Once one a forum thread there was a person asking a monastic whether he shouldn’t have read a book called The Art of Disappearing: Buddha’s Path to Lasting Joy written by Ajahn Brahm. The reader was looking for inspiration but now felt even more depressed and hopeless. The kind monk replied that Ajahn Brahm and also other masters have two kinds of talks and books – the ones that make you feel good and confident and the other ones – which are straight to the point and harder to digest. This book was of the second kind.
Interesting enough that it was a perfect sales pitch for me – a book that someone maybe should not have read. Surprising enough but it turned out it is an exciting book because it is so true, and it contradicts almost every aspect of average western consumerist life. I read the book as a tragicomedy, saving myself from immediate panic that happened to the guy in the forum. Applying aspects of comedy could be seen also as a kind and caring way, how to approach my own life, which for the most part has been driven 180 degree the opposite direction from what Ajahn Brahm describes as a way leading to happiness.
Something taken out of its place and shown in a new and dissonant context, is a technique to provoke laughter. Ajahn Brahm recontextualises western approach to life within Buddhist philosophy and as a result I can laugh about my own attempts to live at peace and happy.
“We expect and ask impossible things from the world. We ask for the perfect home and job and that all the things we work hard to build and arrange run perfectly at the right time and place. Of course, that is asking for something that can never be given. We ask for profound meditation and enlightenment, right here and now. But that’s not the way this universe works. If you ask for something that the world can’t supply, you should understand that you’re asking for suffering.”
The tragic part is that, if he is right, then my life leads just to more and more suffering ad infinitum unless I do change something. Luckily, the reader is not left clueless what to do and where to begin. Moreover, the author is kind enough to hide his ultimate suggestion – become a monk now – under layers and layers of explanations of how our mind works. He feeds the reader with tiny chunks of wisdom throughout the book. And every time sandwiches it between simple steps that can be done by everybody. Ajhan Brahm knows how to inspire even when giving more serious talks. Just be still, nothing more. The rest will come. These assuring words like a mantra are repeated in every chapter. But I must admit that it is a tough book, especially for the intellectual people, for those who love to think, analyse and write, also for the ones that are very active in daily life.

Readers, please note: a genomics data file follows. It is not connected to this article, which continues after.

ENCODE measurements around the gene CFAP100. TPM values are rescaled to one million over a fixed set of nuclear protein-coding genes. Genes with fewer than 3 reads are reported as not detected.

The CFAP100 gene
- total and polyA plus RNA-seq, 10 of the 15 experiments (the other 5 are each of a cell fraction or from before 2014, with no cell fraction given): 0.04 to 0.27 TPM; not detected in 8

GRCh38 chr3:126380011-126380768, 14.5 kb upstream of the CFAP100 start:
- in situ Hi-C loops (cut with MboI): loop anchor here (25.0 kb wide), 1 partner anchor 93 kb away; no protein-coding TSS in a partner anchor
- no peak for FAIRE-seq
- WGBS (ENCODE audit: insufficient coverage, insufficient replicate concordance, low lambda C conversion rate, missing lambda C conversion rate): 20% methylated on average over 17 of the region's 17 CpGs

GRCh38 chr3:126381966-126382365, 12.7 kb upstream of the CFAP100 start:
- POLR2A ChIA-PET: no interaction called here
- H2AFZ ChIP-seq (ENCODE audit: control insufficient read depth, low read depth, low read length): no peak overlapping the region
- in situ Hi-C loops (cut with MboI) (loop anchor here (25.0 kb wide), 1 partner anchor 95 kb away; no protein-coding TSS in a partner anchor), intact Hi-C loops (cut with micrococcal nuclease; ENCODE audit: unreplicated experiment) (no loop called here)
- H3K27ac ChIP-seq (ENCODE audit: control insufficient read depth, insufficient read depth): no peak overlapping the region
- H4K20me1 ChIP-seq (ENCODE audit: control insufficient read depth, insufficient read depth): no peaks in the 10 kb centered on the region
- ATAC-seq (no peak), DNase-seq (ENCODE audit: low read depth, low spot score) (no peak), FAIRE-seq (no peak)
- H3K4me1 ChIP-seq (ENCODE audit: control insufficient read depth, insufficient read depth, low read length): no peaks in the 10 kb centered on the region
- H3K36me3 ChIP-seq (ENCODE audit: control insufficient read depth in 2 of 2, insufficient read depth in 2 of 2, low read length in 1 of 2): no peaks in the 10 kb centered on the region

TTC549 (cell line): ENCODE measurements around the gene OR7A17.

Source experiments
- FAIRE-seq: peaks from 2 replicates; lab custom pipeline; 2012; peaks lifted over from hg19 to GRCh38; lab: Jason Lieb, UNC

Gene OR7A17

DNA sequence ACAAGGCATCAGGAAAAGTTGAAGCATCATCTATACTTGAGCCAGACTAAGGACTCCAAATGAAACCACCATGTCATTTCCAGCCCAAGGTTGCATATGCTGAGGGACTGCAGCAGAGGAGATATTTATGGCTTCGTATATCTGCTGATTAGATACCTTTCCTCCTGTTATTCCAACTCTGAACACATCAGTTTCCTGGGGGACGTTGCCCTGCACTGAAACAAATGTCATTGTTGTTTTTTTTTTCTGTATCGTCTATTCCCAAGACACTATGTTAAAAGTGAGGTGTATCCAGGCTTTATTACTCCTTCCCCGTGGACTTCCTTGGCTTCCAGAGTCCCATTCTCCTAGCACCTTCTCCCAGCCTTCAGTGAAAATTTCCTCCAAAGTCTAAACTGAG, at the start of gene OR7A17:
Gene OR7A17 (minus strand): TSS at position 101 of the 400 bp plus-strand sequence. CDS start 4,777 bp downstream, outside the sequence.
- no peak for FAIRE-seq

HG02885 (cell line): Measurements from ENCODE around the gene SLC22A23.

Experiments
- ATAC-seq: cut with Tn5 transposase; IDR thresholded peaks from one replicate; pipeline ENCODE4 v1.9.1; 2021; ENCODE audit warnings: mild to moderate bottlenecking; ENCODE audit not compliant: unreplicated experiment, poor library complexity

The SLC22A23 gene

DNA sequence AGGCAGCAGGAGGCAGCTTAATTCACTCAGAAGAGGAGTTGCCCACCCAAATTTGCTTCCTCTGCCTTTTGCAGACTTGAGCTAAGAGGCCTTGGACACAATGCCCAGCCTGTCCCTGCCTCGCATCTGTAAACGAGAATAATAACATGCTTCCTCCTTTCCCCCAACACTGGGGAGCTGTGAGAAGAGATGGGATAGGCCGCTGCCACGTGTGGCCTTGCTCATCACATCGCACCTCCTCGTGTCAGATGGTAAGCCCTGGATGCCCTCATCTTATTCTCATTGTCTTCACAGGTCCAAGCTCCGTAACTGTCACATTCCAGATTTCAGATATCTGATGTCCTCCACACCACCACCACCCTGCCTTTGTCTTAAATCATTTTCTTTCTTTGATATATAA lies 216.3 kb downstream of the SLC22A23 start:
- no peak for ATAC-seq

“A calm mind is a beautiful, wonderful thing. When the mind is full of thoughts and wanders around, sooner or later you get into negativity. It’s very hard to have a thinking mind that is always positive, because thinking tends to degenerate into negativity and fault – finding.”
It is hard task to be a problem solver and remain positive, leave the identified causes and move on to action without turning causes into somebodies’ faults. And thinking happens all the time because that is a way to say and show that we want to be here and live this life. And no one told we shouldn’t.
“The art of disappearing” literally invites you to become invisible and it is counterintuitive to everything one might have experienced. If it has never crossed your mind, that no matter how happy you can become for a moment, that it will not last; and the craving to satisfy the desire for contentment will always urge and it is tough to say, “I have enough”, then you might not want to read this book. Disappearing makes sense if you have tried to understand suffering or started a meditation practice.
You might enjoy this book if “sometimes you can see how the world of your home, the world of your friends, or even of Buddhism, can pull you out of your centre. You can feel the pull. You’ve been pulled out like that your entire life, and what has it ever done for you?”
Disengaging from the world at least from time to time, then can be seen as returning in your centre, being in stillness. So, this is a book about stillness. What is stillness and how to get there? What will be the obstacles, because they will be there, and how to overcome them? Through media and stories, we are encouraged to follow our dreams, fulfill our desires, set goals and never settle with what we have. “Desire means wanting something other than what you already have; ill will means not wanting what you do have. So, they’re both just forms of wanting. And when you want something different—whether it’s the next level of meditation, food, the end of a retreat, or whatever else— it always takes you away from where you are.” This book suggests the opposite – be here and now, just sit still with the breath, the rest – peace and harmony – will come.
Some people like me enjoy reading a lot, but Ajahn Brahm warns against information overload. And as he writes his book with an invitation for the reader – make this be you last life, I invite you to read this book and make it your last one. Leave it simple.
Because “these days many people devour information (..) many people’s brains are overweight and obese because they ingest too much information. Unless we know how to deal with all that information, it may only confuse us. We need to remember that the essence of the teachings of the Buddha is clear and simple: don’t do anything bad, do what is good, and purify the mind (Dhammapada 183)”